Sunday, September 27, 2009

Eastie's continued significance

Alvaro Uribe, the president of Colombia, was in the US last week to attend the opening session of the UN General Assembly. While in the States he took a side trip to Massachusetts and spoke to about 500 of his countrymen and countrywomen yesterday at East Boston High School.

The Globe described the event as a "town meeting" and said that Uribe (pictured during the playing of the Colombian national anthem) spoke for more than an hour. Most of the people who came out, the story says, expressed support of the conservative president, who has sharply reduced the violence in his country. There were some protesters outside and at least one angry questioner inside, as Uribe's law-enforcement crackdown has apparently gone hand-in-hand with human-rights violations.

The appearance of a South American president in our neighborhood reaffirms something I realized a couple years ago: East Boston is the New England capital for Latin American immigrants. This may be old news to some and surprising to others; I'm just saying it's interesting to me. The regional Salvadoran consulate is in Eastie, as is the New England Gallery of Latin American Art. Recent May Day and immigrants' rights marches have started or ended in Central Square.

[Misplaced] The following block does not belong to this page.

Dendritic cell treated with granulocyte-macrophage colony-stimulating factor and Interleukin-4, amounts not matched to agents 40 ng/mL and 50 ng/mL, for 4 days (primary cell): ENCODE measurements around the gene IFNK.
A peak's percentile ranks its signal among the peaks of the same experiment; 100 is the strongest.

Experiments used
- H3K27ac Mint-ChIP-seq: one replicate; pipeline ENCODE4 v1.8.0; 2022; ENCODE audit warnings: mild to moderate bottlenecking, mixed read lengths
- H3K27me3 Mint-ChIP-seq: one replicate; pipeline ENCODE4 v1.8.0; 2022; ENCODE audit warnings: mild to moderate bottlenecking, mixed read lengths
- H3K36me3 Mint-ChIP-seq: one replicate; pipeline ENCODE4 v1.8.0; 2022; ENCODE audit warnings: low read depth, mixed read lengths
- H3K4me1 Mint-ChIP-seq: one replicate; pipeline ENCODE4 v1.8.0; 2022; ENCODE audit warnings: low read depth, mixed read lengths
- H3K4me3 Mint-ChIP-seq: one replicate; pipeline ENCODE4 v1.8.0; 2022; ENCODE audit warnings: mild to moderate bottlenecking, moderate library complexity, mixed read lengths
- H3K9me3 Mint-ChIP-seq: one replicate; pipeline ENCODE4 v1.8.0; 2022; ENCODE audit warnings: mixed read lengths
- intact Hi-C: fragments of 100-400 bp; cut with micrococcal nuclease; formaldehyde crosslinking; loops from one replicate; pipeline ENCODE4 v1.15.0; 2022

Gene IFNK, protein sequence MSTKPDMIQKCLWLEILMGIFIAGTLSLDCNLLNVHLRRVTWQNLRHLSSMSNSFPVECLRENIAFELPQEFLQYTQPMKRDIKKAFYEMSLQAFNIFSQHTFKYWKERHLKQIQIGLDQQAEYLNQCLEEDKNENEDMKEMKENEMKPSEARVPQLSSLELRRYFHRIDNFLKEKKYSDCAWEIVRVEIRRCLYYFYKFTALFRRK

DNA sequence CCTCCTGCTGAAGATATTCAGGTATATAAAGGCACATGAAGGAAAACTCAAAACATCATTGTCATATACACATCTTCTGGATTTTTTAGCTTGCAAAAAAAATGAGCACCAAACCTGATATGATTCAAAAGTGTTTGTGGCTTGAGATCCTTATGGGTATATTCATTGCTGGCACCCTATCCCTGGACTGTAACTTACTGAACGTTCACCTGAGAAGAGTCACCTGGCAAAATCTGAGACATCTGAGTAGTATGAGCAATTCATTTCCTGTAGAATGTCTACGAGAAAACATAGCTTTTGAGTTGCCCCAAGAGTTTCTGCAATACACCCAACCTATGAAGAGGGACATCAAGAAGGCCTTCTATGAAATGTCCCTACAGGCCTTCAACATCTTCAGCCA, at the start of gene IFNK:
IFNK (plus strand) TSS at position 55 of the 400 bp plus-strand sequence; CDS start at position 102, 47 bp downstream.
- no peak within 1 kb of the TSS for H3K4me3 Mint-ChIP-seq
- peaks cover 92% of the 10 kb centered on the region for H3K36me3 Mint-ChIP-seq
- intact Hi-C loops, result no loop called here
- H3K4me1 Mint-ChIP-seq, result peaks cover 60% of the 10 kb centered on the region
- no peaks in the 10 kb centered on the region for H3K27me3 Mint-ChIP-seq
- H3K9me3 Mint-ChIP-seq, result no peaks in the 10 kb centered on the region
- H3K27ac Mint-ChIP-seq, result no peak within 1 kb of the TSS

I recently wrote a piece on the importance of East Boston to the Jewish immigration experience, and before that the Irish -- including the beginnings of the Kennedy clan -- came here to flee famine and build ships. Between the Jews and the Latinos, the Italians came and made the neighborhood their own. Today the significance of our little dollop of land continues.

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